What’s in the Milk?

Perhaps surprisingly, the issue does not appear to be the milk fat. Most of the milk drinkers in the nurses' study drank skim or low-fat milk. Rather, lactose (milk sugar), especially its component galactose, and casein (milk protein) appear to be the most likely culprits.

Milk sugar breaks down into two main components in our digestive system, one of these being galactose. Many researchers believe that high levels of galactose over-stimulate production of hormones which encourage ovarian tumor growth or damage the ovaries, thus leading to ovarian cancer.

Milk products also contain growth hormones. Organic milk is better in many respects than conventional milk, but it is still full of natural hormones. While many non-organic dairy products contain added synthetic growth factors, even organic dairy products contain intrinsic growth factors.

Dr. T Colin Campbell, whose studies received nearly three decades of funding from the National Institutes of Health and the American Institute for Cancer Research, showed that the protein that most consistently and most strongly promoted cancer growth at all stages of the cancer process is casein (which makes up 87% of cow milk protein). According to Campbell, “Our work showed that the milk protein casein is the most relevant cancer promoter ever discovered.”

Milk products also contain Insulin-like Growth Factor-1 (IGF-1), a growth hormone produced by all mammals. Levels of it are very high in dairy products.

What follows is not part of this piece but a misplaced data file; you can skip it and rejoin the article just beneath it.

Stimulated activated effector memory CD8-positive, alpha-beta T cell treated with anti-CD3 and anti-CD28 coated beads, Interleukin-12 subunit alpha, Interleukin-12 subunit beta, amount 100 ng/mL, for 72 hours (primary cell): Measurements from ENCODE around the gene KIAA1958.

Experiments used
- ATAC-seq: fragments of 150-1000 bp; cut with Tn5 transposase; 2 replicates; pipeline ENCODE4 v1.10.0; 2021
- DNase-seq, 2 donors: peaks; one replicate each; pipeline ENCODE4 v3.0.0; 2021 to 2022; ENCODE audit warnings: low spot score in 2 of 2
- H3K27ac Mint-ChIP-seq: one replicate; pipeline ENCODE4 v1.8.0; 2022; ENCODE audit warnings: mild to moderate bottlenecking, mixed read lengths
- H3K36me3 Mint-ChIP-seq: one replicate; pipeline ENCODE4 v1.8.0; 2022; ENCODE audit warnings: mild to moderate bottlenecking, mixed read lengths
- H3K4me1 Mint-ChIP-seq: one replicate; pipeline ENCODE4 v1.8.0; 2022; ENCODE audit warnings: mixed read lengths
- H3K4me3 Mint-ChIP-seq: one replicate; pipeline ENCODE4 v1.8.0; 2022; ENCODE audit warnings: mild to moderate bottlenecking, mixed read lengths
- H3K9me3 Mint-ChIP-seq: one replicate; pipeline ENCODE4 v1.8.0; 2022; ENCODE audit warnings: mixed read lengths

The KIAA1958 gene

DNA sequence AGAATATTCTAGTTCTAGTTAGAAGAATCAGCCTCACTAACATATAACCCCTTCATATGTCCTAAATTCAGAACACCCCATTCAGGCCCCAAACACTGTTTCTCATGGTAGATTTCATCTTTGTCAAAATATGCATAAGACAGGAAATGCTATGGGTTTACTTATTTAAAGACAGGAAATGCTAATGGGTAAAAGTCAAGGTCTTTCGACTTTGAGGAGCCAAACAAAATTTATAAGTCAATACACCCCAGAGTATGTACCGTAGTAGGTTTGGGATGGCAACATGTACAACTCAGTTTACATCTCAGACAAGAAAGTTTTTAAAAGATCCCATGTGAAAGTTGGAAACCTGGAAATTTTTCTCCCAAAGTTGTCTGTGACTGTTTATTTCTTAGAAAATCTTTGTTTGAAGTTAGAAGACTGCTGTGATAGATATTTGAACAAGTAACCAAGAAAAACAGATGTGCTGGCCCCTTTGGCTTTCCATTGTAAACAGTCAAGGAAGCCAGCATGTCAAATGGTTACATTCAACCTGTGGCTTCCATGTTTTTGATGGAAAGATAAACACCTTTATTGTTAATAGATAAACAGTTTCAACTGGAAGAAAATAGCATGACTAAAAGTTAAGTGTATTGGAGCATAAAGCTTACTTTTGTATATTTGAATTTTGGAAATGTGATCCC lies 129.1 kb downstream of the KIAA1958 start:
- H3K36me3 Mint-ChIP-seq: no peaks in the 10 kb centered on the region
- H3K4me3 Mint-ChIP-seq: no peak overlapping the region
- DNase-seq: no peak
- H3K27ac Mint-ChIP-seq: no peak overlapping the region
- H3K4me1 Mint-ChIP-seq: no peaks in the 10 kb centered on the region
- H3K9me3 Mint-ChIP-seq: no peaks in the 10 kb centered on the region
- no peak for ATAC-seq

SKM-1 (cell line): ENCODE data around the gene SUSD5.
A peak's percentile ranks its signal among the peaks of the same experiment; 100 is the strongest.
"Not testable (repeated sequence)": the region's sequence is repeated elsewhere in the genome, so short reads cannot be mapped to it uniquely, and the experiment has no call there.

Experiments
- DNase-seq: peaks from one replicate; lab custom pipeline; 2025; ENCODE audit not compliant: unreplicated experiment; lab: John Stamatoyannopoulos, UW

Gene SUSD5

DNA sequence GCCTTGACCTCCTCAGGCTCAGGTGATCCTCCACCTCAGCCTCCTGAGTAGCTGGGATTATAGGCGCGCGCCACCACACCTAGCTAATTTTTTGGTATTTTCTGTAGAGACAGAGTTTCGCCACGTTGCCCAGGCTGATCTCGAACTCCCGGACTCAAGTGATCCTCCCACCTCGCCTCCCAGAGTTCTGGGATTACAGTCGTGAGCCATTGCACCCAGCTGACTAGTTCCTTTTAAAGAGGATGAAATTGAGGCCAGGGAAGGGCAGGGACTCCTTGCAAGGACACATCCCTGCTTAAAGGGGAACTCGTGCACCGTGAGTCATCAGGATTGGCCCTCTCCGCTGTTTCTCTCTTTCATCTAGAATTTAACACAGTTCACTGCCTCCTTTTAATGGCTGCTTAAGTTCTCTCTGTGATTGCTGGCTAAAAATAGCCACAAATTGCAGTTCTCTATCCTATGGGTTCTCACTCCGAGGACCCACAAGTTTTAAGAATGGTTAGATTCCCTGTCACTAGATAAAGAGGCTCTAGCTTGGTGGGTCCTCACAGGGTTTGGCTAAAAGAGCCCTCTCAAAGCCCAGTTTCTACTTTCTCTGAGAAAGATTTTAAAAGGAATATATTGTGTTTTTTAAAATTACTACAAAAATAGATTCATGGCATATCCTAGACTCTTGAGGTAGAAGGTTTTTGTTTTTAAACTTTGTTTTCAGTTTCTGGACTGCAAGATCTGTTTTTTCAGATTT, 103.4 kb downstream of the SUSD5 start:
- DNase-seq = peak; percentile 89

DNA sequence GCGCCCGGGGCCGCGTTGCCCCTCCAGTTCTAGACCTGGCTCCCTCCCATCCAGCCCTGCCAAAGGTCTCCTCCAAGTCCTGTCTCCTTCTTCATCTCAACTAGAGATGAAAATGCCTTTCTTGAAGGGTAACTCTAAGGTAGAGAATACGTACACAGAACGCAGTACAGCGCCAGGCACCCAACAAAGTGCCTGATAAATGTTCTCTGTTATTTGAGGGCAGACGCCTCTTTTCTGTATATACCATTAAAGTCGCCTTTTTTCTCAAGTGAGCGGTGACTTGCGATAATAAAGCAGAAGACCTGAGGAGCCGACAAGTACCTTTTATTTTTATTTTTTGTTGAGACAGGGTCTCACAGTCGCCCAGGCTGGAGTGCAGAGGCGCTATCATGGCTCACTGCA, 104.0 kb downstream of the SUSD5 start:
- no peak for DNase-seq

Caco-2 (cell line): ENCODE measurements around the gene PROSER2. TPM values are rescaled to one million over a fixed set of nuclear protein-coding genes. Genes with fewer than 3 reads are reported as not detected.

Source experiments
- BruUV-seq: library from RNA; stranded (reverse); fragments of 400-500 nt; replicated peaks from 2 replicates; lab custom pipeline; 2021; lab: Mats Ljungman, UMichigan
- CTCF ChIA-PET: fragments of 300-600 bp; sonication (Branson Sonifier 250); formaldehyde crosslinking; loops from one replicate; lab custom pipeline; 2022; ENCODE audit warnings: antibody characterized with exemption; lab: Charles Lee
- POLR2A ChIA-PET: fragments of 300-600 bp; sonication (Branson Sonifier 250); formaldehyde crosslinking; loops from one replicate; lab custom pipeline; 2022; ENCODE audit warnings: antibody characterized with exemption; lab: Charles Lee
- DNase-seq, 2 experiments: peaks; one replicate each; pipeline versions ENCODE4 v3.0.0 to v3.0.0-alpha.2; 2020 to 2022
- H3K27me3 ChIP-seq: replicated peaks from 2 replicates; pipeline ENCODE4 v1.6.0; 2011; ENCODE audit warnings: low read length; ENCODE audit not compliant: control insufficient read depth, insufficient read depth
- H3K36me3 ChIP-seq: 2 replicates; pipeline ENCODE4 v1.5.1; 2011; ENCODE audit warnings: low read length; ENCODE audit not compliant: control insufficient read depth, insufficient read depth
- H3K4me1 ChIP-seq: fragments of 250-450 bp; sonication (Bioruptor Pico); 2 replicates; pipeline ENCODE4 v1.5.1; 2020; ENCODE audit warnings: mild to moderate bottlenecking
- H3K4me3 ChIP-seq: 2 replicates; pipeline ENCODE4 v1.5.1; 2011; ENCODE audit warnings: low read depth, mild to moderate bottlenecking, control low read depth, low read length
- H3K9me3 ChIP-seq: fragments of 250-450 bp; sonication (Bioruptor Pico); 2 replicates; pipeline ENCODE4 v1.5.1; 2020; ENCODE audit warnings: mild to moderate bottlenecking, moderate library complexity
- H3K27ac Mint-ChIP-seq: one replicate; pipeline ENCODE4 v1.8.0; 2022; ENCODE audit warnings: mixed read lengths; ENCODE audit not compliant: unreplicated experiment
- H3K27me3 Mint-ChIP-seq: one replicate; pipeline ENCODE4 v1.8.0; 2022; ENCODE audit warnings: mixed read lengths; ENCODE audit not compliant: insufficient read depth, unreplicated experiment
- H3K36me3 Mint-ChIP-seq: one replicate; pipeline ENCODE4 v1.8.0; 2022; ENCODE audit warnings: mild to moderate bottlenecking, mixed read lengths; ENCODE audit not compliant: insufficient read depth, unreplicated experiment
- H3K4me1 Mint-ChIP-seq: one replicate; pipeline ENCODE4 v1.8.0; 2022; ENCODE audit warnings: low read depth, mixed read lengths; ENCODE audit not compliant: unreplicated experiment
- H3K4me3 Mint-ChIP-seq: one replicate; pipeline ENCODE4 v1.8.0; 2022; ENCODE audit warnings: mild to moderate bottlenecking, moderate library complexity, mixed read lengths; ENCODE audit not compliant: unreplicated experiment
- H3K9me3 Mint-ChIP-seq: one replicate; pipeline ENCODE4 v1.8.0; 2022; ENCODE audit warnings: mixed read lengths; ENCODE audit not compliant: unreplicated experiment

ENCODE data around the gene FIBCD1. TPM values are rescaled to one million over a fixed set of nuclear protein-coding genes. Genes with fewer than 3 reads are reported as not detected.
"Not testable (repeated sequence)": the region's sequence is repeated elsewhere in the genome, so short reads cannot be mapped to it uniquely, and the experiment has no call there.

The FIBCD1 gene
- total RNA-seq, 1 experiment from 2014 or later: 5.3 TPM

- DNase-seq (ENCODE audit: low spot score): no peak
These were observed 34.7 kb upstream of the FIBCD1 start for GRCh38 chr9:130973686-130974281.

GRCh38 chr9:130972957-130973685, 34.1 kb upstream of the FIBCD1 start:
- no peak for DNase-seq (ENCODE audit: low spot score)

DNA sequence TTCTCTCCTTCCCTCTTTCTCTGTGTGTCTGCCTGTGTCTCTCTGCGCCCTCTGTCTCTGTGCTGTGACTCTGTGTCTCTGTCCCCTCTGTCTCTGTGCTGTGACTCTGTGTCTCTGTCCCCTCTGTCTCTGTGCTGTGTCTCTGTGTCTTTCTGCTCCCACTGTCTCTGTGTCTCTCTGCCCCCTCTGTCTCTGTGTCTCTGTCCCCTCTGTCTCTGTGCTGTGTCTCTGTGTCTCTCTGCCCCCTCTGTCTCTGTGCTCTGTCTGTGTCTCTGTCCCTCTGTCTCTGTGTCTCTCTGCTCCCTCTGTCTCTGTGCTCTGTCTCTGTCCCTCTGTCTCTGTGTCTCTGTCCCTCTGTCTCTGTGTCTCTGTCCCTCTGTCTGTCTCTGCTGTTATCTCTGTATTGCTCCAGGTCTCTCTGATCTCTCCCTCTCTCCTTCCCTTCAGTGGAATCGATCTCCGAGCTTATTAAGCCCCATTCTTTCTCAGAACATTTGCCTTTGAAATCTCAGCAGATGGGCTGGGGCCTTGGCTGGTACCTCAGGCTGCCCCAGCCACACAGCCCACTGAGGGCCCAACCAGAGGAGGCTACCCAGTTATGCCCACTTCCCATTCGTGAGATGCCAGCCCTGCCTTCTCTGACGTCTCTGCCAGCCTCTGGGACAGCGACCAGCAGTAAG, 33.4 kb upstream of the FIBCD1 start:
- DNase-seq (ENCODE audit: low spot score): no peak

The Bottom Line

Ovarian cancer is the fifth most common cancer among American women. About 22,000 estimated new cases of ovarian cancer occur annually in the US, and about 14,000 American women die of the disease each year. While genetics certainly play a role, other lifestyle factors like diet may be even more relevant. Our advice: Cut way down on dairy products, and substitute almond, coconut, cashew or soy milk for cow's milk.

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References:

[1] Campbell TC. The China Study. Dallas: Benbella. 2006, p. 6

[2] Faber MT, Jensen A, Søgaard M et al. Use of dairy products, lactose, and calcium and risk of ovarian cancer – results from a Danish case-control study. Acta Oncol. 2012 Apr;51(4):454-64. doi: 10.3109/0284186X.2011.636754. Epub 2012 Mar 8.

[3] Fairfield KM, Hunter DJ, Colditz GA, et al. A prospective study of dietary lactose and ovarian cancer. International Journal of Cancer 2004 Vol. 110(2): 271-277

[4] http://news.bbc.co.uk/2/hi/health/4051331.stm

[5] http://www.sciencedaily.com/releases/2005/08/050805064340.htm

[6] http://www.ocrf.org/news/2014-ovarian-cancer-statistics

[7] http://www.interscience.wiley.com/journal/ijc

[8] http://www.drweil.com/drw/u/QAA400175/Does-Milk-Cause-Cancer.html

[9] http://www.pcrm.org/health/cancer-resources/ask/ask-the-expert-dairy-products

[10] http://www.webmd.com/ovarian-cancer/news/20000505/milk-ovarian-cancer-risk

[11] Kushi LH, Mink PJ, Folsom AR, et al. Prospective study of diet and ovarian cancer. Am J Epidemiol. 1999;149:21–31.

[12] Larsson SC, Orsini N, Wolk A. Milk, milk products and lactose intake and ovarian cancer risk: a meta-analysis of epidemiological studies. Int J Cancer. 2006 Jan 15;118(2):431-441

[13] Nagle C, Purdie D, Webb P et al. Dietary influences on survival after ovarian cancer. Int J Cancer 2003 Aug 20;106(2):264-9

[14] Preston K. A cure for cancer? Eating a plant-based diet. Huffington Post. September 24, 2009

[15] Rodriguez N, Yang J, Hasselblatt K et al.Casein kinase I epsilon interacts with mitochondrial proteins for the growth and survival of human ovarian cancer cells. EMBO Molecular Medicine September 2012 Volume 4 (9):952–963